Brookings says to keep up, Idaho must also attract workers from outside the state, and give existing Idahoans new skills through training.
“For Idaho to meet industry demands and build workforce capabilities, education goals should further encompass adults, such as Idaho’s nearly 200,000 low-wage workers, who also stand to gain from increased training opportunities tied to local industry.”
Early childhood education is also a focus of the report. It argues many Idaho children are entering Kindergarten without needed skills. Time spent on getting them up to grade level is time lost over their educational career.
Without change, no growth
“Nearly everybody wants growth, but almost nobody wants change.”
“It is the case in cities around the country that nearly everybody wants growth, but almost nobody wants change. Yet the two come hand-in-hand.”
The report’s authors laud recent efforts in Twin Falls, and says similar approaches could take root in Boise. They suggest a strategy focused on “growing jobs, wages and opportunity for those with less than a college degree,” as well as working to build an effort that can host more advanced businesses and industries and help retain companies like Micron.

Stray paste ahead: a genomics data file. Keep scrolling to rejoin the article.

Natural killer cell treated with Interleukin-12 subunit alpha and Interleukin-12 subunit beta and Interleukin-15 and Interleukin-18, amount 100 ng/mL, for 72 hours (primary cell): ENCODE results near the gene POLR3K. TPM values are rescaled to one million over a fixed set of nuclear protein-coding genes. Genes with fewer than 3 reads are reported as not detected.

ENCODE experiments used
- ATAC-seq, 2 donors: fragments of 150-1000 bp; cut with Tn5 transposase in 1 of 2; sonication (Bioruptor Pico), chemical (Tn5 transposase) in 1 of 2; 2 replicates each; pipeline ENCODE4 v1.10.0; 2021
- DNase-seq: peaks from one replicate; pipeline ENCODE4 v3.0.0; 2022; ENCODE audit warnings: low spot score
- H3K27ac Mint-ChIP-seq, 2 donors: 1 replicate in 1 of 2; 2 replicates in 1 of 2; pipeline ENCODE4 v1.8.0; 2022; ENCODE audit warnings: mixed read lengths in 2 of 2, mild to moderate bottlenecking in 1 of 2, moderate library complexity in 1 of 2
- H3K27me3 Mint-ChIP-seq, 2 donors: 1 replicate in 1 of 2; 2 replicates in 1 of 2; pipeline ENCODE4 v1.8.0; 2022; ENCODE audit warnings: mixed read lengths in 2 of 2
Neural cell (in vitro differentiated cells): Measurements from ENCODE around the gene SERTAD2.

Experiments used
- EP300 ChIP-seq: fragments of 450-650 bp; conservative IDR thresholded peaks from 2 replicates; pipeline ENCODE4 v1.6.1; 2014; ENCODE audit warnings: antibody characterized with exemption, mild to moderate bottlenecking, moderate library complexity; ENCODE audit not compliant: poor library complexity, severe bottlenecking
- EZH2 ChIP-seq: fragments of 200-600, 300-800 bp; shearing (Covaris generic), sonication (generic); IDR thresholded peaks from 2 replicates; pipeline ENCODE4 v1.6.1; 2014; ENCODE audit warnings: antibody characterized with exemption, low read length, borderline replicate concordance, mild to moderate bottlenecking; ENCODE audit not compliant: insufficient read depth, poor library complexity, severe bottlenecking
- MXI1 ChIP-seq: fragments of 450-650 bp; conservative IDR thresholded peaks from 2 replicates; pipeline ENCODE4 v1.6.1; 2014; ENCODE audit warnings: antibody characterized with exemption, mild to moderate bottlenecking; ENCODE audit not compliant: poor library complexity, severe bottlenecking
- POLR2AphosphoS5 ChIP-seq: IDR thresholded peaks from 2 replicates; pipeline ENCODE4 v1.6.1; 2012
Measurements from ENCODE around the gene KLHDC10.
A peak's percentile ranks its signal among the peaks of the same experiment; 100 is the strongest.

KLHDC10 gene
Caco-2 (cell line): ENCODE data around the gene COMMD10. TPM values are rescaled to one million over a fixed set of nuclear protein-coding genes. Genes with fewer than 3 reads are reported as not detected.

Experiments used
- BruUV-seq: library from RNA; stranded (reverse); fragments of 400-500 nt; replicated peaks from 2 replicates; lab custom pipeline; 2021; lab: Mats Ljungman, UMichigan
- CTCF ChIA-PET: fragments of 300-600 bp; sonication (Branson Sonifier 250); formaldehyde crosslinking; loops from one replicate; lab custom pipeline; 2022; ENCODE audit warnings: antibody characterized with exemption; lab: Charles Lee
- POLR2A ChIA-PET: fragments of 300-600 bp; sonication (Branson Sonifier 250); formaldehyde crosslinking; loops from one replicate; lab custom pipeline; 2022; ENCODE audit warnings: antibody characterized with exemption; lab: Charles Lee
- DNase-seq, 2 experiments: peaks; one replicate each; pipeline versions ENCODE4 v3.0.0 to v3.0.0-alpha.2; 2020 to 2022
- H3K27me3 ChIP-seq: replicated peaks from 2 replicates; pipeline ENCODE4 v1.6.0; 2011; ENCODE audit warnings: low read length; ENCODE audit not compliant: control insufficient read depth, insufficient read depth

Brooking said the Boise area needs to attract firms that will pay a living wage and provide benefits. It dings the approach of attracting firms who bring data centers to the area to harvest cheap power costs – but don’t employ many people.
“Leaders should reserve tax dollars for companies that add high-tech density and high-quality jobs and encourage other industries that absorb existing skills.”
The report goes as far as suggesting a specific industry its data modeling says holds promise: beverage manufacturing.
“The industry requires many inputs that Boise already provides to other sectors; it is growing across the country, and is likely to provide jobs to people who have been discouraged by the labor market since the recession.”
In short, such business could help the workforce find jobs, gain skills and grow towards future opportunities in more advanced sectors like tech.
Idaho can build a better future
The report ends on a note of optimism.
“Idaho’s more intangible capabilities, such as its resilient, pioneering, can do attitude, constitute invaluable social capital as the capital city strives to transform. The state’s
access to the outdoors and its livability will continue to draw entrepreneurs the same way these characteristics spoke to David Packard nearly 50 years ago. The task for policymakers and local leaders is to plant the seeds and to build communities where any citizen can turn luck and grit into an American Dream.”